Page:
The site is at the end of a short cul-de-sac in the historical core of Stellenbosch and shares a boundary with Carl Otto Hager’s noteworthy Moederkerk. Although the street falls within the historical core, the residential buildings which fringe it display a variety of scales, masses and styles.
The building replaces a 1920’s “Neo-Cape Dutch” cottage whose architectural identity had in the interim been diluted by indiscriminate additions, and is abutted by another whose alterations have given it a strong contemporary character. Its neighbour to the south is a recent double-storey home for the elderly.
From the outset, the design does not attempt to mimic its context, but to be sympathetic to it in form and material, scale and density. A clean white geometric volume of “wall-architecture” modulated by sun-filtering timber screens, receives the sunlight and oak-shadows in a manner reminiscent of local traditional limewashed buildings. The re-instating of a timber-screened front garden brings the street-front back into dialogue with its neighbours. Vehicles are taken off the street into underground parking accessed via a ramp along the southern boundary. Various services and support functions are housed inconspicuously at this basement level.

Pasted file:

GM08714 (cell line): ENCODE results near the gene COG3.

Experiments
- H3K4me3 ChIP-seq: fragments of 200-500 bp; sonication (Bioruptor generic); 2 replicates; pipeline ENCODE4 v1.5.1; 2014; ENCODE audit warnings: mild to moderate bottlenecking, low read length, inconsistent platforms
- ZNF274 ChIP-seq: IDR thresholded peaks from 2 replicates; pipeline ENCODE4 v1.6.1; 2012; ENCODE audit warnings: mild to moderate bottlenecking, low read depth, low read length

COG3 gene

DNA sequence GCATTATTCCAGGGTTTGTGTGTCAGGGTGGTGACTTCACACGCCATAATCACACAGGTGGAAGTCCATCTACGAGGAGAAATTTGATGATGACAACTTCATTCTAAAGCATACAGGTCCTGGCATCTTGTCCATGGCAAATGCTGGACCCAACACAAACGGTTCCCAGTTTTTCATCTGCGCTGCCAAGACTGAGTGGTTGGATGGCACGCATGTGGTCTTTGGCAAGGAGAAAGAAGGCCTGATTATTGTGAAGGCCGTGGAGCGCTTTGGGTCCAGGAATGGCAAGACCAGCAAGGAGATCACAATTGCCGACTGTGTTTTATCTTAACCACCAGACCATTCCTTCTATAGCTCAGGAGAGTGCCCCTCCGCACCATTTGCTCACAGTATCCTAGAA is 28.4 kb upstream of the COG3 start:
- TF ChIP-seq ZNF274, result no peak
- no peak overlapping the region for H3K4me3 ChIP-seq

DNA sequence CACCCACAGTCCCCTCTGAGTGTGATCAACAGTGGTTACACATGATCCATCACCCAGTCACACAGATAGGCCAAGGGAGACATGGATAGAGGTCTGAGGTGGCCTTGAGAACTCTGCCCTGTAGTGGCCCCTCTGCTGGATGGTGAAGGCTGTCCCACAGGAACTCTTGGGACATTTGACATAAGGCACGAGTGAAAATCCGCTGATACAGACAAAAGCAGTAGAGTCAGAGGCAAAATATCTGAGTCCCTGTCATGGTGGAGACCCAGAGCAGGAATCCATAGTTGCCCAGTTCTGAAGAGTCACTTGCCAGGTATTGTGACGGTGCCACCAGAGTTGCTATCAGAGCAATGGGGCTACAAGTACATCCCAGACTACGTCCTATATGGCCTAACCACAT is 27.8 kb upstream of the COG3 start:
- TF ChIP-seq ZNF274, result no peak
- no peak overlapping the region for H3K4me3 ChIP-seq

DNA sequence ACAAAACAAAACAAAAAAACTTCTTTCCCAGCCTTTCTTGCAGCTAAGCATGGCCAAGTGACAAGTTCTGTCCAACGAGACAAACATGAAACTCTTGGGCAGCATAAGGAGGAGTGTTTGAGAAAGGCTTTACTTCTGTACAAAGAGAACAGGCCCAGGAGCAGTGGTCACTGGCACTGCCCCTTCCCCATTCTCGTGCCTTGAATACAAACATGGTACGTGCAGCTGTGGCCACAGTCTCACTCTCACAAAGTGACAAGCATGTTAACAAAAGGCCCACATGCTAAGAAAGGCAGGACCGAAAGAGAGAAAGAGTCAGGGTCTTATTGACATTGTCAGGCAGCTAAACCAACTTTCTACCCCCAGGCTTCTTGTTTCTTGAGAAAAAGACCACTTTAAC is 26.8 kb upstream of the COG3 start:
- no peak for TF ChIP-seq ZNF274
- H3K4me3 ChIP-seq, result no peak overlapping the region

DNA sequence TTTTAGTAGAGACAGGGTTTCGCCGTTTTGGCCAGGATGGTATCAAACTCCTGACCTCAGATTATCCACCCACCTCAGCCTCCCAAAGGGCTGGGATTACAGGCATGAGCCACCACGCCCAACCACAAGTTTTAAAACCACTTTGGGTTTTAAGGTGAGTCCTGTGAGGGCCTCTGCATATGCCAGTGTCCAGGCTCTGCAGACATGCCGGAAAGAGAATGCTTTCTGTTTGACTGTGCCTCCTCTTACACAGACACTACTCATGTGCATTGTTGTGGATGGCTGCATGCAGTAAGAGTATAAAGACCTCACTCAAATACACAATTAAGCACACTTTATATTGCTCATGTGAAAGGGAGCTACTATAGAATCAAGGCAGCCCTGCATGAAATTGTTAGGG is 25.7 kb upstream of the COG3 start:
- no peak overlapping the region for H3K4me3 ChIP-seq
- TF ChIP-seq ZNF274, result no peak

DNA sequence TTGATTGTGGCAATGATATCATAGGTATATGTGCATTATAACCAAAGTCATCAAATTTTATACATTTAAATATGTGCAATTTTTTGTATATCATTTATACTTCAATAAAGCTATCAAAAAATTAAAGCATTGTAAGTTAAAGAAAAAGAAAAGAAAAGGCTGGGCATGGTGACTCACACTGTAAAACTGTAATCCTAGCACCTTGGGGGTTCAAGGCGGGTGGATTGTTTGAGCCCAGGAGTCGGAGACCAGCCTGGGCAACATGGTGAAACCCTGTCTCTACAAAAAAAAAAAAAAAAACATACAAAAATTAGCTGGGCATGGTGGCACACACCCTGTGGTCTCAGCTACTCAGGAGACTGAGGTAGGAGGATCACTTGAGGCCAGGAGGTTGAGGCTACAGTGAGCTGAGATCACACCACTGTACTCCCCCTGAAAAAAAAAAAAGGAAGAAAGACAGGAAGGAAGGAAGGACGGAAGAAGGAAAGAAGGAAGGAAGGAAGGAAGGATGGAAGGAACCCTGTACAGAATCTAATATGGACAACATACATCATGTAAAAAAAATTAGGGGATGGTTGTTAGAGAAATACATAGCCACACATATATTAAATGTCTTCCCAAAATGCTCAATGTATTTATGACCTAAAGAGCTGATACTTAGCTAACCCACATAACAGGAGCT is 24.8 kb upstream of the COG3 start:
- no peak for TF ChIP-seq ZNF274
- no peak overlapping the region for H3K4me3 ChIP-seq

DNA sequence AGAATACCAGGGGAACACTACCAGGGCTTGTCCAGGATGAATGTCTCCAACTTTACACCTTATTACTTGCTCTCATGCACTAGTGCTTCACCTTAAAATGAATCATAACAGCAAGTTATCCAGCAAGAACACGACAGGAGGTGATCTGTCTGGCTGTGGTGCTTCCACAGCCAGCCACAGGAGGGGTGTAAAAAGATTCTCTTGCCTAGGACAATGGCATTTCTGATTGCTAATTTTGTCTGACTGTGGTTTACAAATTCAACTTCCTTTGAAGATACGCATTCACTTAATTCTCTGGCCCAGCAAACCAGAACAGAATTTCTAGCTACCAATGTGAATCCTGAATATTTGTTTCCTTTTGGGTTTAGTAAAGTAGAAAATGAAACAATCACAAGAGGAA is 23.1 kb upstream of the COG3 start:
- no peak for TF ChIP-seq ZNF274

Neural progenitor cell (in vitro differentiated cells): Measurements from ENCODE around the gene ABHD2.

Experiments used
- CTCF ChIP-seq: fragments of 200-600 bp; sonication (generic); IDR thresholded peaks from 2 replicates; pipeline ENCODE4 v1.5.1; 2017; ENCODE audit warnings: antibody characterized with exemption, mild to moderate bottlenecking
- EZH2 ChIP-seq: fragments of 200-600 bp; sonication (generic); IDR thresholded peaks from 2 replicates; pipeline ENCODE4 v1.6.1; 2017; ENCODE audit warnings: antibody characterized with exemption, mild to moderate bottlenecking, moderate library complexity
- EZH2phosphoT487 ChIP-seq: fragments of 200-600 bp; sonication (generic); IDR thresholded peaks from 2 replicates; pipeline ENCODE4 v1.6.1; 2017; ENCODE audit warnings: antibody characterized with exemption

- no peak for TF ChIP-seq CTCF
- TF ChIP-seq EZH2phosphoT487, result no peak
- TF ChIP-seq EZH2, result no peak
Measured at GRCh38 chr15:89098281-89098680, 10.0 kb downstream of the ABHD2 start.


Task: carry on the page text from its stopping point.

Living and guest facilities are accommodated on the ground floor and flow out to outdoor living areas with a plunge-pool on the north and west where they overlook the Moederkerk and its churchyard. A second storey houses bedrooms and a private study, the views and privacy of which are modulated by the translucent timber screens. The main bedroom and study again have the benefit of the western view of the churchyard and the roofscape of Stellenbosch’s historical village beyond.